How do you get through a house renovation without actually getting the feeling that it has been renovated? Curious? We are, too! In the Park Life residential project, Nest Architects found a way to sneak in a subtle remodelling to this old Edwardian home. The materiality used throughout the project is an attempt to make a bridge between ‘slick / minimal’ and ‘craft / handmade’ styles, which in turn was a direct attempt to reflect the personalities of the clients.
“Our client’s bought a lovely old Edwardian house built in the mid to late 1800’s. The house was in ok shape, but needed a lot of work to try and get it back to its former glory. The result of this work was to create a house where the distinction between new and old is blurred.” – Nest Architects
Nested on an irregular lot, the Park Life looks out on a view of the park and bounds a popular cycling passageway on its boundary. The remodelling of the house resulted to a series of well-articulated and proportioned light filled rooms that casually flow through to a succession of small outdoor spaces.
Nest Architects have drawn inspiration from the embellishments of the existing residence, while making indistinct partitions by crafting an expressive yet seemingly effortless dialogue with the addition. A perfect combination of white walls with timber and black furnishings has added to the quintessential yet contemporary look of the interior spaces.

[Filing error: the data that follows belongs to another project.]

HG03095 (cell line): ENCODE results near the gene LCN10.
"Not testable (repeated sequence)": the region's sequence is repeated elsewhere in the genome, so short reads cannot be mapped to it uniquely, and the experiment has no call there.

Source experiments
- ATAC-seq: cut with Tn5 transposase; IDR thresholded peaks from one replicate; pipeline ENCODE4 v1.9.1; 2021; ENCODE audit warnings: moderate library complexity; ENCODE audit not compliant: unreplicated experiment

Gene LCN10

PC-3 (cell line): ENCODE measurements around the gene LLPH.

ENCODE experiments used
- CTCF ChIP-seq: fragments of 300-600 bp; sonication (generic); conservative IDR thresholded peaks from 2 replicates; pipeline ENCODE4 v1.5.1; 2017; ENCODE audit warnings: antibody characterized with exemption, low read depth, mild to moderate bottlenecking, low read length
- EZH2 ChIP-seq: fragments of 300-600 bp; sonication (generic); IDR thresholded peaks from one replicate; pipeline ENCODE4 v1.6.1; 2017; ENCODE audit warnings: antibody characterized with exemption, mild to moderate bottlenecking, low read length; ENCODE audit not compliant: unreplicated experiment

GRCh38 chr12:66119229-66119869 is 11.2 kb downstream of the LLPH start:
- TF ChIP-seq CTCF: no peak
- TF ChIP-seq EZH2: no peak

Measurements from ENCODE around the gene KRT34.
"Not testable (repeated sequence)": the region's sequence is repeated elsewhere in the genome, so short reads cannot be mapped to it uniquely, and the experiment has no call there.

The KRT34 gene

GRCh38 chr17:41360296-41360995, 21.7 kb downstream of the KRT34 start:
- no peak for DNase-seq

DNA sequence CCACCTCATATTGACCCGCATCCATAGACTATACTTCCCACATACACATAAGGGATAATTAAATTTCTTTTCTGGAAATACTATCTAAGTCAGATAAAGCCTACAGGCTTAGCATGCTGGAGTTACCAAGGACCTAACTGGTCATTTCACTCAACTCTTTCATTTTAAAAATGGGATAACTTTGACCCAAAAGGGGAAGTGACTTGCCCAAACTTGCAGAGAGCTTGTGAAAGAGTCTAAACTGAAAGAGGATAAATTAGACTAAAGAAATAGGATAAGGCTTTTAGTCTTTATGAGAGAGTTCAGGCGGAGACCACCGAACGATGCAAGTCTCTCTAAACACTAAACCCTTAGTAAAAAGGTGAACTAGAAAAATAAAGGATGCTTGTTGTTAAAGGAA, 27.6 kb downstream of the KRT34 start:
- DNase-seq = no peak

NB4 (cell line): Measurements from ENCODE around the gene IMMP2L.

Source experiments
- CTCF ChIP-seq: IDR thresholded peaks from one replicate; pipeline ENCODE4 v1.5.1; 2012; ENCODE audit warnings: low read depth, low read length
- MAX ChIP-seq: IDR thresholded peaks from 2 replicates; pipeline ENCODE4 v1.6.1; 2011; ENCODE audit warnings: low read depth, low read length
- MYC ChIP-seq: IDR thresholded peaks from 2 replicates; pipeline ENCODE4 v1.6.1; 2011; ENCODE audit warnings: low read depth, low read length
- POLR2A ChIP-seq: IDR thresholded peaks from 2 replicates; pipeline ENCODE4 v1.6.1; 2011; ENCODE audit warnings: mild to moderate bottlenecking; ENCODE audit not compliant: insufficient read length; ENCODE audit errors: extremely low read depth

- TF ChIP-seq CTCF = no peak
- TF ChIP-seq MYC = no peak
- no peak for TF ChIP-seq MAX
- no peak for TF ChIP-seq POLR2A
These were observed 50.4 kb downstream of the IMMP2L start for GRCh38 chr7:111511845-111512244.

Screens, partitions, cabinetry, and seating have been incorporated to provide the growing family a platform for their wide array of modern art collection.
A cellar door with extensive arsenal of wine and an artist studio are found in the freestanding pavilion located in the corner of the rear yard and private garden.
The main bedroom is adored with masculine tones which are balanced with white walls and decorative lighting fixtures.
Natural lighting pierces through the curved window adjacent to the room while frosted glass windows give ample radiance to the library located exactly beside the main bedroom.
Nest Architects brought two discrete outdoor areas together in the centre of the home to create a wonderful and private outdoor living area.
Ultimately the design of the landscape responds to the activities of daily life. The outdoor activities can be adjacent to similar indoor activities. And let’s not forget this project is a recipient of the 2016 AIA Victoria Chapter award for the Residential Alteration and Addition category. Huge high five for the team!
Throughout the renovation the team incorporated extensive aesthetic and functional improvements while at the same time retaining much of the original feel of the existing home. The design concept proved that renovations don’t need to be overwhelming to the point that existing structures loses their personality. It’s like moving into a new home without actually doing so, and we thought that was pretty awesome!